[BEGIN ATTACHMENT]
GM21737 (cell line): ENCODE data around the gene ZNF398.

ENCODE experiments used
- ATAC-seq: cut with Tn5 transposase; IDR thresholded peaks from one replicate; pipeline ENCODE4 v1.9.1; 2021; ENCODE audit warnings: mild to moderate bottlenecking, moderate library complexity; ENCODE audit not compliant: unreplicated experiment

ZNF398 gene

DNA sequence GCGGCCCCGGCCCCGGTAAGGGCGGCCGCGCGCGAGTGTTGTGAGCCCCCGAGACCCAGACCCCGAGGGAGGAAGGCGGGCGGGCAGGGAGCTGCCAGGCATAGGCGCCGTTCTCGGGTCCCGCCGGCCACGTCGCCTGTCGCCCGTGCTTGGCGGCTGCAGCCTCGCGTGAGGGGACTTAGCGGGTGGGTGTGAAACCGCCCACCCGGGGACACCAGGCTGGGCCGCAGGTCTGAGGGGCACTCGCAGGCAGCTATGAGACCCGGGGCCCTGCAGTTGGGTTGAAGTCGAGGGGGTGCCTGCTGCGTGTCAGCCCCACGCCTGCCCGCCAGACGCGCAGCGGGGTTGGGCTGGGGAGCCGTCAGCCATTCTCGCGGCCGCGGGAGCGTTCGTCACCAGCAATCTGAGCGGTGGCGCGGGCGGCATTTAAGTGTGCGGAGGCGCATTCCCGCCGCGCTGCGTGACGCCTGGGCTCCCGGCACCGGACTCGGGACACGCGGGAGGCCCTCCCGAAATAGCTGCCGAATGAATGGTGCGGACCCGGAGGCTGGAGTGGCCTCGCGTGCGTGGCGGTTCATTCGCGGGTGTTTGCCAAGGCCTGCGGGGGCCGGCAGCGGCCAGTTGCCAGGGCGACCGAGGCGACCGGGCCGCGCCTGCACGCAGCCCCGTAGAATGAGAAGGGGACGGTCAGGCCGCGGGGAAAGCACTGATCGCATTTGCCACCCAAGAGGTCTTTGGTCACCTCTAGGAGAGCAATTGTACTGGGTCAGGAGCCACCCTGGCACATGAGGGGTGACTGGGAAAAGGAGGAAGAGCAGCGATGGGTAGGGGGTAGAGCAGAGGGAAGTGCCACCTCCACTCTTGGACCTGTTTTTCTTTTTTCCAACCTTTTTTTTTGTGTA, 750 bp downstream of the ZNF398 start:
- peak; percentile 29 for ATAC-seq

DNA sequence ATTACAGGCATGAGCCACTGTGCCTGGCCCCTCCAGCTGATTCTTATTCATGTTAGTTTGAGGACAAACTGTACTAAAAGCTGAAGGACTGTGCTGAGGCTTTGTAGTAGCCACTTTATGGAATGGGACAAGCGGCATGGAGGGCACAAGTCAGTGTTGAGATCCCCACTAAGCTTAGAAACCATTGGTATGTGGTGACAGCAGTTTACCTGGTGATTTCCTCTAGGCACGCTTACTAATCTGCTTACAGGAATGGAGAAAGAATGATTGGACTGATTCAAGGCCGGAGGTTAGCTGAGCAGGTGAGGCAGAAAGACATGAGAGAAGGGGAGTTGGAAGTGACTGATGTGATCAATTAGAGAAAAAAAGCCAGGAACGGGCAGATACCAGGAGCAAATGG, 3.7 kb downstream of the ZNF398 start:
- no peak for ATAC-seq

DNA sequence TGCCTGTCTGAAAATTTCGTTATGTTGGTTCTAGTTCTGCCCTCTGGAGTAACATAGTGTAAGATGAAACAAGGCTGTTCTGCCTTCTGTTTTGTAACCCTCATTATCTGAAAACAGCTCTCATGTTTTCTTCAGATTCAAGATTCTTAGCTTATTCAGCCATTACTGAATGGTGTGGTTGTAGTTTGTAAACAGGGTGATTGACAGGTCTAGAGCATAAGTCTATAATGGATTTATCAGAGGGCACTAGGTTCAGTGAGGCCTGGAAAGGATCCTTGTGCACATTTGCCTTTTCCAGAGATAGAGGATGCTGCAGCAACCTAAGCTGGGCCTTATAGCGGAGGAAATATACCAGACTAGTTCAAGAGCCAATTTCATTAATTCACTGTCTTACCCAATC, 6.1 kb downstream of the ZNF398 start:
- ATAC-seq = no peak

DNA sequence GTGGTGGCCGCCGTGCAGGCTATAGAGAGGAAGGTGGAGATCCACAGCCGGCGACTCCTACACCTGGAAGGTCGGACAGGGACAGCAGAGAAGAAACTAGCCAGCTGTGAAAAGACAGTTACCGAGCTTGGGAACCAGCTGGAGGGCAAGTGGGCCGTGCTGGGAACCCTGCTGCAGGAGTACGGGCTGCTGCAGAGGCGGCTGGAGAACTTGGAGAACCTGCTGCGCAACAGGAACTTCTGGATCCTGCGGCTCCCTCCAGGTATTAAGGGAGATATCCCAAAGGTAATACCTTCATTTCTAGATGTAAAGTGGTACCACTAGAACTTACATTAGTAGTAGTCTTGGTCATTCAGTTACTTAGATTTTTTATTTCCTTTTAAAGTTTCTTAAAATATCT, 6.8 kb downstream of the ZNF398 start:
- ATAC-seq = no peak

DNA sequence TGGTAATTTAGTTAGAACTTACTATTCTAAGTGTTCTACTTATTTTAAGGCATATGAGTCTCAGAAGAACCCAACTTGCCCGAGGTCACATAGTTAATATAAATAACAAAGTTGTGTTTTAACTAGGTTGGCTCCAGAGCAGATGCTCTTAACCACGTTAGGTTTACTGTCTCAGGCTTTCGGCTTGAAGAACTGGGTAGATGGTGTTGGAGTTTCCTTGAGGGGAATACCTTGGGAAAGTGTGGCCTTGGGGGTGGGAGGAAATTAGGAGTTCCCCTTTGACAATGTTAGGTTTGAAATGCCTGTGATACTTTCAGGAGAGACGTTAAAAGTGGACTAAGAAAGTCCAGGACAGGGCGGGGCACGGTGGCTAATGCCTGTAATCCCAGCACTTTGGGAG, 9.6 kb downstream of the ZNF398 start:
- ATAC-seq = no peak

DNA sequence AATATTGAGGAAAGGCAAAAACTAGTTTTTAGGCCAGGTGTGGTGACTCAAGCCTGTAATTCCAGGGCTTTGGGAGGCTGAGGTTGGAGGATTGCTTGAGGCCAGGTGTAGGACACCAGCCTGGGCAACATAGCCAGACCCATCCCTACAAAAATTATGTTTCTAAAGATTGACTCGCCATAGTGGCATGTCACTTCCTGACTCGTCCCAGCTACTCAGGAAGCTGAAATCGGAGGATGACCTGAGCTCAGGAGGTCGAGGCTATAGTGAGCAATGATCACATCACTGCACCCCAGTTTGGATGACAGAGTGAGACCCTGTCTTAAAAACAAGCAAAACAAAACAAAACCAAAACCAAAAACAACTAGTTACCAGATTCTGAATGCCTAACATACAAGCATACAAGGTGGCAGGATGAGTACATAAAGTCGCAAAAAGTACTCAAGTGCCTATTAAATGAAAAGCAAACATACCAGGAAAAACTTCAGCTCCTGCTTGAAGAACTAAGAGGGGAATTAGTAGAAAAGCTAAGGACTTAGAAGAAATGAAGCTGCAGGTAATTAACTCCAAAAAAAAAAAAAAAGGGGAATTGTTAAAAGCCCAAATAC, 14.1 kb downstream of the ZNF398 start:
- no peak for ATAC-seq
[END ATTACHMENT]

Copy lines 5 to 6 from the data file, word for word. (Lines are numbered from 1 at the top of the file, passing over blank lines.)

DNA sequence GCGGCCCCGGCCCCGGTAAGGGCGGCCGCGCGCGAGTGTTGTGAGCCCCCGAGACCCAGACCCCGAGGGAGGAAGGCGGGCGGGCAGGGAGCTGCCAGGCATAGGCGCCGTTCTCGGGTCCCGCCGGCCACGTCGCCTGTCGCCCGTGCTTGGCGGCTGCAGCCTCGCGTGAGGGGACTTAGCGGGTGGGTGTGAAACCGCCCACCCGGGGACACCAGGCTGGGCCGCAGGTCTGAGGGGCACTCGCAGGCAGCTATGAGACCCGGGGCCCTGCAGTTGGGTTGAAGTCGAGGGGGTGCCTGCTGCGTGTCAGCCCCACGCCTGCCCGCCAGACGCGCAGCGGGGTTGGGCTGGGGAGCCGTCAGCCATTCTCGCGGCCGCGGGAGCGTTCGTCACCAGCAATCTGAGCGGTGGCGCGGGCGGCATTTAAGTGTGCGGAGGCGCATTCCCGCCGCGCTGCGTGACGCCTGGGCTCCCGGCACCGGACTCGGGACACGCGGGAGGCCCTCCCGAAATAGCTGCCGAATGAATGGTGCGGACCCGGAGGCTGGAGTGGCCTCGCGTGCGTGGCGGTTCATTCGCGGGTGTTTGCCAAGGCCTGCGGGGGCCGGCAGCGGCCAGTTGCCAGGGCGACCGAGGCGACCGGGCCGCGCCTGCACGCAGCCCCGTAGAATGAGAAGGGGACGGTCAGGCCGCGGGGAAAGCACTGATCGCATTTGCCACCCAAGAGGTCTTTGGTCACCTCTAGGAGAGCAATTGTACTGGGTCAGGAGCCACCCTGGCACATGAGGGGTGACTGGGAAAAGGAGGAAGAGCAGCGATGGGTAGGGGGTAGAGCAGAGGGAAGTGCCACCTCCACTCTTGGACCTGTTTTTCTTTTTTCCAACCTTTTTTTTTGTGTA, 750 bp downstream of the ZNF398 start:
- peak; percentile 29 for ATAC-seq